In the race to solve Rubik’s Cube, the time-to-finish keeps shrinking. This year Philipp Weyer from Germany won the 10th World Cube Association (WCA) Championship held in Melbourne, Australia, with a 6.74-second performance. Not bad for a human. He was named champion on July 14. Literally one day later a research team from UC Irvine published in Nature Machine Intelligence a description of their latest AI-based Rubik solver, DeepCubeA, and its ability to solve Rubik’s Cube in about a second.
We humans have to step up our game.
DeepCubeA, you may know, is the successor to DeepCube sans suffix and developed by the same UCI team. Way back in 2018 their then-new algorithm, more prosaically named Autodidatic Iteration (DeepCube), was “able to solve 100% of randomly scrambled cubes while achieving a median solve length of 30 moves — less than or equal to solvers that employ human domain knowledge.” HPCwire duly chronicled DeepCube’s arrival (New Deep Learning Algorithm Solves Rubik’s Cube).
Rubik’s Cube is a member of a class of problems whose solution has proven difficult for deep reinforcement learning because there are a large number of states and only one reward state. In this instance, Rubik’s Cube has a large state space, with approximately 4.3 × 1019 different possible configurations. The lack of many ‘reward states’ makes it difficult to develop a solving strategy. DeepCube (version one) represented an advance in DRI and was used in conjunction with Monte Carlo Tree Search (MCTS).
The new ‘champ’ ditches MCTS for something called weighted A* search. There’s a nice account of the recent work in Forbes. One important element of both solvers is their ability find the solution without domain knowledge or human coaching. Before going further if you want to test yourself by solving Rubik’s Cube, check out this online exercise posted by the UCI researchers: http://deepcube.igb.uci.edu
Here’s a description from the latest paper by Forest Agostinelli, Stephen McAleer, Alexander Shmakov, and Pierre Baldi, all of UCI:
“DeepCubeA builds on DeepCube, a deep reinforcement learning algorithm that solves the Rubik’s cube using a policy and value function combined with Monte Carlo tree search (MCTS). MCTS, combined with a policy and value function, is also used by AlphaZero, which learns to beat the best existing programs in chess, Go and shogi. In practice, we find that, for combinatorial puzzles, MCTS has relatively long runtimes and often produces solutions many moves longer than the length of a shortest path. In contrast, DeepCubeA finds a shortest path to the goal for puzzles for which a shortest path is computationally verifiable: 60.3% of the time for the Rubik’s cube and over 90% of the time for the 15 puzzle, 24 puzzle and Lights Out…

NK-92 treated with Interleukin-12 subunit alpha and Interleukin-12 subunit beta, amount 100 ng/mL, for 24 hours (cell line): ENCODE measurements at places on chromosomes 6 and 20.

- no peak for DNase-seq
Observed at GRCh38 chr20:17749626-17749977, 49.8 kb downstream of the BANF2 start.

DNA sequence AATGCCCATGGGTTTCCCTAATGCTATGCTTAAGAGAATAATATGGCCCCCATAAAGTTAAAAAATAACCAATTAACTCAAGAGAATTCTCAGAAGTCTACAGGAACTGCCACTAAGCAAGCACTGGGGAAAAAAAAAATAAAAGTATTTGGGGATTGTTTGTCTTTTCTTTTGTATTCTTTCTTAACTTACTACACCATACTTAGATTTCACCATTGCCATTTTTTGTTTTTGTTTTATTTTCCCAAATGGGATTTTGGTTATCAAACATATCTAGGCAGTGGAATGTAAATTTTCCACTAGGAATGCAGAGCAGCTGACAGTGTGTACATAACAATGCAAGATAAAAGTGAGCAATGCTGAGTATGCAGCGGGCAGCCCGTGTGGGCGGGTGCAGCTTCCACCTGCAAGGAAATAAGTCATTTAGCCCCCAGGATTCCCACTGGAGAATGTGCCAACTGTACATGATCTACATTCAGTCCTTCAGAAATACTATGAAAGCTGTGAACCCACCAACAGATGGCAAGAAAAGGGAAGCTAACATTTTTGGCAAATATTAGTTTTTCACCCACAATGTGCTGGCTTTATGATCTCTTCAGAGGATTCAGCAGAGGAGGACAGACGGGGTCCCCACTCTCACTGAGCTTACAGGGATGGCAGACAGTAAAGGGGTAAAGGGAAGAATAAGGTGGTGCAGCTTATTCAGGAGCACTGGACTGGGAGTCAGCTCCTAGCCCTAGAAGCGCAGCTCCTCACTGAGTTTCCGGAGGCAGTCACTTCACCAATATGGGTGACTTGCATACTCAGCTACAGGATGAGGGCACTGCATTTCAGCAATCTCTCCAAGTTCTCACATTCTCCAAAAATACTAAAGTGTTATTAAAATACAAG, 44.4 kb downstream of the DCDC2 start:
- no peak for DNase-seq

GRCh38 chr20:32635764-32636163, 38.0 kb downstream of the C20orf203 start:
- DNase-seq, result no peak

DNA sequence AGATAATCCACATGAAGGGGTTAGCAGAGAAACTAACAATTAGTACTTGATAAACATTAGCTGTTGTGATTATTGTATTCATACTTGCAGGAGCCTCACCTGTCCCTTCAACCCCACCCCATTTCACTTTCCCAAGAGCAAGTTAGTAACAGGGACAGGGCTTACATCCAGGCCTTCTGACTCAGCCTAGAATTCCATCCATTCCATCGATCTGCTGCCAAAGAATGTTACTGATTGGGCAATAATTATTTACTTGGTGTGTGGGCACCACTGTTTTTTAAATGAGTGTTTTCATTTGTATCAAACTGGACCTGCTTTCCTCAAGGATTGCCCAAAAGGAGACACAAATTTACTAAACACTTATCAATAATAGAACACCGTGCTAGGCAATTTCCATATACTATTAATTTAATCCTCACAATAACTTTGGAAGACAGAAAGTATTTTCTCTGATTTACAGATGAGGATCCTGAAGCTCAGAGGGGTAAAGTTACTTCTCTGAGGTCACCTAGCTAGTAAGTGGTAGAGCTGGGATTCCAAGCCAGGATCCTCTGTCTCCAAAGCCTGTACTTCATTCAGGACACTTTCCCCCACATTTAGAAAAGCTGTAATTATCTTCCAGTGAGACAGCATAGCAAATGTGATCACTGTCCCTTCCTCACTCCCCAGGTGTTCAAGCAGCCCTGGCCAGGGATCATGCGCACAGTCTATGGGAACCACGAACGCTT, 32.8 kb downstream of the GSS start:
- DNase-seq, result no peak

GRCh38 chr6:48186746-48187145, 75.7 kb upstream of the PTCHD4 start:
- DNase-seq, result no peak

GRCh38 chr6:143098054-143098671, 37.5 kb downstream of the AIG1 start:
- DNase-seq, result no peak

“…We use a variant of A* search called weighted A* search. Weighted A* search trades potentially longer solutions for potentially less memory usage by using, instead, the function f(x)= λg(x) + h(x), where λ is a weighting factor between zero and one. Furthermore, using a computationally expensive model for the heuristic function h(x), such as a DNN, could result in an intractably slow solver. However, h(x) can be computed for many nodes in parallel by expanding the N lowest cost nodes at each iteration. We call the combination of A* search with a path-cost coefficient λ and batch sizeN ‘batch weighted A* search’ (BWAS).”
Dig into the paper for more details, but I rather like characterization presented by the Forbes article, written by Jennifer Kite-Powell, and Baldi’s response:
“According to Baldi, the solution to the Rubik’s Cube involves more symbolic, mathematical and abstract thinking and so a deep learning machine which can crack a puzzle like the Rubik’s Cube is getting closer to becoming a system that can think, reason, plan and make decisions.
“These characteristics are shared by many other problems in robotics and other domains that require some kind of planning,” added Baldi. “Imagine a robot tasked with cleaning up your kitchen: there is an astronomical number of sequences of moves, but only very few lead to a clean kitchen. And randomly moving dirty dishes around is not going to do it.”
The researchers write, “The generality of the core algorithm suggests that it may have applications beyond combinatorial puzzles, as problems with large state spaces and few goal states are not rare in planning, robotics and the natural sciences.”
For the humans among us the WCA championship is held every two years – there’s plenty of time to sharpen their cube-solving skills. The categories can be interesting. Besides the standard variations of the grid size (3x3x3, 2x2x2, 5x5x5 and more) there’s blindfolded, one-handed, with your feet, and more.
Link to Nature Machine Intelligence paper: https://www.nature.com/articles/s42256-019-0070-z
Link to Forbesarticle by Jennifer Kite-Powell: https://www.forbes.com/sites/jenniferhicks/2019/07/15/this-ai-can-solve-a-rubiks-cube-super-fast/#7c8ff28e6f5c
Link to CMU posted online exercise: http://deepcube.igb.uci.edu